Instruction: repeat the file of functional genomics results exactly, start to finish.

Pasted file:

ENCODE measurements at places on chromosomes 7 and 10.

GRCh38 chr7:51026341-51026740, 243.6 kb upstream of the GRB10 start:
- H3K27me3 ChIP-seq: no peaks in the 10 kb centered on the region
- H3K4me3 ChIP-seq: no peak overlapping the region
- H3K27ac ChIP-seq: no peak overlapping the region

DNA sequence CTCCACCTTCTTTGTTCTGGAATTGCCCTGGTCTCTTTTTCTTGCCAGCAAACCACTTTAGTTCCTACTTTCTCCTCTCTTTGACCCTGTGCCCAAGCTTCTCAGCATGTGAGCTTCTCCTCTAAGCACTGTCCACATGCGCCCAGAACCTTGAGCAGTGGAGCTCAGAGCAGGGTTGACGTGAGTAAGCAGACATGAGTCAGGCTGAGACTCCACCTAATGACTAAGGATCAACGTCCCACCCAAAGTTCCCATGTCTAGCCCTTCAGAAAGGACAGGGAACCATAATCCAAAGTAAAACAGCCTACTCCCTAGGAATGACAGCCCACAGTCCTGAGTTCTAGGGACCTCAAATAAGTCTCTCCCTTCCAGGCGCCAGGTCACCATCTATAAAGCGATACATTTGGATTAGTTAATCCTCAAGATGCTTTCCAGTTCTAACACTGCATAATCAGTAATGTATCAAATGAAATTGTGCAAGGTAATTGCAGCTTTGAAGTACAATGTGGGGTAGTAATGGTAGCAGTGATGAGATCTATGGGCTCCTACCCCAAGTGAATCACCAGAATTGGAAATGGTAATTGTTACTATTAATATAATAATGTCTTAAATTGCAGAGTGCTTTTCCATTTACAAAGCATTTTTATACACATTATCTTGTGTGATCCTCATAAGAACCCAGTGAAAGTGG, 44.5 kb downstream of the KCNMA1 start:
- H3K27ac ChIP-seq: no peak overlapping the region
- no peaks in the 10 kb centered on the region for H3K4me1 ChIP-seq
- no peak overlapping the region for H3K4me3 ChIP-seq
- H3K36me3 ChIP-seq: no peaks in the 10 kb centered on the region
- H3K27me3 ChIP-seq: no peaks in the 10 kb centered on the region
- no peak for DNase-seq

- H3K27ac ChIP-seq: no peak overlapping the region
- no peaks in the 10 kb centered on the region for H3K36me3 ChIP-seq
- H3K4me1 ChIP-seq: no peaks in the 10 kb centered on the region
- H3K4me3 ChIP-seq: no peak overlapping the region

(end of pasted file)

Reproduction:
ENCODE measurements at places on chromosomes 7 and 10.

GRCh38 chr7:51026341-51026740, 243.6 kb upstream of the GRB10 start:
- H3K27me3 ChIP-seq: no peaks in the 10 kb centered on the region
- H3K4me3 ChIP-seq: no peak overlapping the region
- H3K27ac ChIP-seq: no peak overlapping the region

DNA sequence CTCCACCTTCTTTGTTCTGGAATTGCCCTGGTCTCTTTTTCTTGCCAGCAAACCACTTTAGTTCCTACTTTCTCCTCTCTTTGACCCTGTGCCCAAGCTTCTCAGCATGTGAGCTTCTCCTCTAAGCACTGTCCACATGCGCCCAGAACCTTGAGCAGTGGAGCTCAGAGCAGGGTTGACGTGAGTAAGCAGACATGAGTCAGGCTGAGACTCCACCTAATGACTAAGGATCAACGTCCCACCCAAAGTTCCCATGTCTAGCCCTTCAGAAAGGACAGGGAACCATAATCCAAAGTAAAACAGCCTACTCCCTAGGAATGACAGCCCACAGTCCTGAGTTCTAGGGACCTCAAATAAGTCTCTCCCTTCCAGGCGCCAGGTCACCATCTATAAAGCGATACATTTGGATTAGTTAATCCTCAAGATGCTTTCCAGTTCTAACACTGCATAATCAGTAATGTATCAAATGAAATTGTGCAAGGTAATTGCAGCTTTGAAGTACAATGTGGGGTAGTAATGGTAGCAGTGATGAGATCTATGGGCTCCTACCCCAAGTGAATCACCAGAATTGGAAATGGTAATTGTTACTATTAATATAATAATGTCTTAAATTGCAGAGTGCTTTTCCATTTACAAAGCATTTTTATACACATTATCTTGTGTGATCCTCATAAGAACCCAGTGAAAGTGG, 44.5 kb downstream of the KCNMA1 start:
- H3K27ac ChIP-seq: no peak overlapping the region
- no peaks in the 10 kb centered on the region for H3K4me1 ChIP-seq
- no peak overlapping the region for H3K4me3 ChIP-seq
- H3K36me3 ChIP-seq: no peaks in the 10 kb centered on the region
- H3K27me3 ChIP-seq: no peaks in the 10 kb centered on the region
- no peak for DNase-seq

- H3K27ac ChIP-seq: no peak overlapping the region
- no peaks in the 10 kb centered on the region for H3K36me3 ChIP-seq
- H3K4me1 ChIP-seq: no peaks in the 10 kb centered on the region
- H3K4me3 ChIP-seq: no peak overlapping the region